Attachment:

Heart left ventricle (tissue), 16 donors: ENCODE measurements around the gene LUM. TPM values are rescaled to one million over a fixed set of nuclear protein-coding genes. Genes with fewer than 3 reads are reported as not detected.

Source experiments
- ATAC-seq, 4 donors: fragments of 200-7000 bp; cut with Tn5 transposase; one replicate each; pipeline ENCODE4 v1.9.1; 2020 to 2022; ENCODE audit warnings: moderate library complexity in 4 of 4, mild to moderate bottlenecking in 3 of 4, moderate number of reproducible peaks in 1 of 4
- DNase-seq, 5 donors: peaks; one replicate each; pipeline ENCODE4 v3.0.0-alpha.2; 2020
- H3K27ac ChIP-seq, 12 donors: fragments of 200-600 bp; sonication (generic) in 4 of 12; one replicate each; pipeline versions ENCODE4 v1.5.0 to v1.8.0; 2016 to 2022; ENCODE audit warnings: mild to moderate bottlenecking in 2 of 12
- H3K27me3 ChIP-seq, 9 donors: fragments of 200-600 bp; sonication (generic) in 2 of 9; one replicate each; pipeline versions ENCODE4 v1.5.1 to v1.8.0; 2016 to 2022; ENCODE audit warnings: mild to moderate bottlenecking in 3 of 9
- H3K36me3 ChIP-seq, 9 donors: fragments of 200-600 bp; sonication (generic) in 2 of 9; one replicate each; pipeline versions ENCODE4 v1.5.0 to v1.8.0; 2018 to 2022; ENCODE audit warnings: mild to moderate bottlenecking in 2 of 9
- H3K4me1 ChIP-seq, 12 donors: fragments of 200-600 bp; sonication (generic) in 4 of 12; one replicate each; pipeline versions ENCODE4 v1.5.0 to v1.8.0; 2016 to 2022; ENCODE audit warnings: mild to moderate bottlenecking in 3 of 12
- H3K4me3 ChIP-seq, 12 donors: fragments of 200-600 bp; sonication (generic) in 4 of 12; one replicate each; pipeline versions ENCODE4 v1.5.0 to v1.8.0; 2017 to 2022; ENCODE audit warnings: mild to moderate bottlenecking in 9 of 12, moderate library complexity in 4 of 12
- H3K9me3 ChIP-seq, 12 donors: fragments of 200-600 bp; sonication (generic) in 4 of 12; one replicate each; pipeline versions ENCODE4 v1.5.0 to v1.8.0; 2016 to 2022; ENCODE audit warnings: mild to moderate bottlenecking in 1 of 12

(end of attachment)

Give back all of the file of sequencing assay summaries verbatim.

Heart left ventricle (tissue), 16 donors: ENCODE measurements around the gene LUM. TPM values are rescaled to one million over a fixed set of nuclear protein-coding genes. Genes with fewer than 3 reads are reported as not detected.

Source experiments
- ATAC-seq, 4 donors: fragments of 200-7000 bp; cut with Tn5 transposase; one replicate each; pipeline ENCODE4 v1.9.1; 2020 to 2022; ENCODE audit warnings: moderate library complexity in 4 of 4, mild to moderate bottlenecking in 3 of 4, moderate number of reproducible peaks in 1 of 4
- DNase-seq, 5 donors: peaks; one replicate each; pipeline ENCODE4 v3.0.0-alpha.2; 2020
- H3K27ac ChIP-seq, 12 donors: fragments of 200-600 bp; sonication (generic) in 4 of 12; one replicate each; pipeline versions ENCODE4 v1.5.0 to v1.8.0; 2016 to 2022; ENCODE audit warnings: mild to moderate bottlenecking in 2 of 12
- H3K27me3 ChIP-seq, 9 donors: fragments of 200-600 bp; sonication (generic) in 2 of 9; one replicate each; pipeline versions ENCODE4 v1.5.1 to v1.8.0; 2016 to 2022; ENCODE audit warnings: mild to moderate bottlenecking in 3 of 9
- H3K36me3 ChIP-seq, 9 donors: fragments of 200-600 bp; sonication (generic) in 2 of 9; one replicate each; pipeline versions ENCODE4 v1.5.0 to v1.8.0; 2018 to 2022; ENCODE audit warnings: mild to moderate bottlenecking in 2 of 9
- H3K4me1 ChIP-seq, 12 donors: fragments of 200-600 bp; sonication (generic) in 4 of 12; one replicate each; pipeline versions ENCODE4 v1.5.0 to v1.8.0; 2016 to 2022; ENCODE audit warnings: mild to moderate bottlenecking in 3 of 12
- H3K4me3 ChIP-seq, 12 donors: fragments of 200-600 bp; sonication (generic) in 4 of 12; one replicate each; pipeline versions ENCODE4 v1.5.0 to v1.8.0; 2017 to 2022; ENCODE audit warnings: mild to moderate bottlenecking in 9 of 12, moderate library complexity in 4 of 12
- H3K9me3 ChIP-seq, 12 donors: fragments of 200-600 bp; sonication (generic) in 4 of 12; one replicate each; pipeline versions ENCODE4 v1.5.0 to v1.8.0; 2016 to 2022; ENCODE audit warnings: mild to moderate bottlenecking in 1 of 12